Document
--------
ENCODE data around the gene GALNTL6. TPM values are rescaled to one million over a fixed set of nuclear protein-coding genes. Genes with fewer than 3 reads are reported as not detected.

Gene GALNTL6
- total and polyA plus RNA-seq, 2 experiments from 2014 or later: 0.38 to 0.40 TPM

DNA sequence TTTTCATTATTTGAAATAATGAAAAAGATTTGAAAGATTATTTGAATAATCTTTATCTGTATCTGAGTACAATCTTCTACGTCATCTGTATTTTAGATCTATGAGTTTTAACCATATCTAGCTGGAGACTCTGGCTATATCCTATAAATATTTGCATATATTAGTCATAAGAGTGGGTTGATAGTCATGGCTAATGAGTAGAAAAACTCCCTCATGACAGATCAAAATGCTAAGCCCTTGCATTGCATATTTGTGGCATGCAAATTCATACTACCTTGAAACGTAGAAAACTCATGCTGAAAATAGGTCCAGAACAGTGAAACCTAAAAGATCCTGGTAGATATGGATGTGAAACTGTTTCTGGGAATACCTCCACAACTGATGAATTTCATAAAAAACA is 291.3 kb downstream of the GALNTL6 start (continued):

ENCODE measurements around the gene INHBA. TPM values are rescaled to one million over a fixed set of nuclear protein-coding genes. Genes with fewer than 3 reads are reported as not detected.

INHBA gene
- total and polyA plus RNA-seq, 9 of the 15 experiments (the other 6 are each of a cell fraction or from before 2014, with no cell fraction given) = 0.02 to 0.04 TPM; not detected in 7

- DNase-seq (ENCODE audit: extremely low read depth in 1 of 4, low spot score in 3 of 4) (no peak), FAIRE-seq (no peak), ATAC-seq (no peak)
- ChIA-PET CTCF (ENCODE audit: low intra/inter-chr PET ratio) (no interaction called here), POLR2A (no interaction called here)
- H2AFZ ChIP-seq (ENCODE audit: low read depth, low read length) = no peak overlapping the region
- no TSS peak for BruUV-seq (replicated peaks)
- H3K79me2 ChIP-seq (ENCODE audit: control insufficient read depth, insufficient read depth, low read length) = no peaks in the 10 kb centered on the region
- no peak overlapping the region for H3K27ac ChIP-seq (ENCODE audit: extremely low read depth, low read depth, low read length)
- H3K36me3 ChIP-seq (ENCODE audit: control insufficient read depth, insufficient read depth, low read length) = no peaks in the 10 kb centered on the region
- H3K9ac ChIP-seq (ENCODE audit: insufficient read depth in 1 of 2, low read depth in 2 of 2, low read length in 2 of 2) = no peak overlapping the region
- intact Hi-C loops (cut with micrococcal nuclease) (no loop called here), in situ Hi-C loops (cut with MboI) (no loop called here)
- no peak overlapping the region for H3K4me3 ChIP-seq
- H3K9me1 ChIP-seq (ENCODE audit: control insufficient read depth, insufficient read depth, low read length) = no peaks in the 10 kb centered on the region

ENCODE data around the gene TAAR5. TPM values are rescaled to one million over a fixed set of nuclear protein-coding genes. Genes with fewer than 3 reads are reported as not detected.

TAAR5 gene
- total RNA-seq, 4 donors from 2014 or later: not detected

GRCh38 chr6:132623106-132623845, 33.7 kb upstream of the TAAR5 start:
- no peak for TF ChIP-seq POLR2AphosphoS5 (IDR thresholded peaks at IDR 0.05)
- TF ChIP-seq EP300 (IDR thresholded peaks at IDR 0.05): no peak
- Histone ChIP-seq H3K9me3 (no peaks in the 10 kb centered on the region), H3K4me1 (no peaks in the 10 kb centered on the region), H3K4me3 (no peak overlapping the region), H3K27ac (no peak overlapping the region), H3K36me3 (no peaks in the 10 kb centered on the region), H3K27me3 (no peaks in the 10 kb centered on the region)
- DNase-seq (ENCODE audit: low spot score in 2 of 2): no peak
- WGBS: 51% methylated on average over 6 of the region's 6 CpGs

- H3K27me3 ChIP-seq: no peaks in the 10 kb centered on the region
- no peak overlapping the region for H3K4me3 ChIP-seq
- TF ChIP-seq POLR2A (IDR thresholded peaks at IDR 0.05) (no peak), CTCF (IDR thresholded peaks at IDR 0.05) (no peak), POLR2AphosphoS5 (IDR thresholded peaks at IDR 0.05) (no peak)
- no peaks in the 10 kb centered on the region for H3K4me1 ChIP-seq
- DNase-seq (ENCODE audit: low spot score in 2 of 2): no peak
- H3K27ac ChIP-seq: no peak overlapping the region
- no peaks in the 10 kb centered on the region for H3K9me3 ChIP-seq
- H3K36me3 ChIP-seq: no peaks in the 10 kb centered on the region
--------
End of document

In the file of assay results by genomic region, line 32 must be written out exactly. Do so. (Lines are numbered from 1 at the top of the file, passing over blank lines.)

- DNase-seq (ENCODE audit: low spot score in 2 of 2): no peak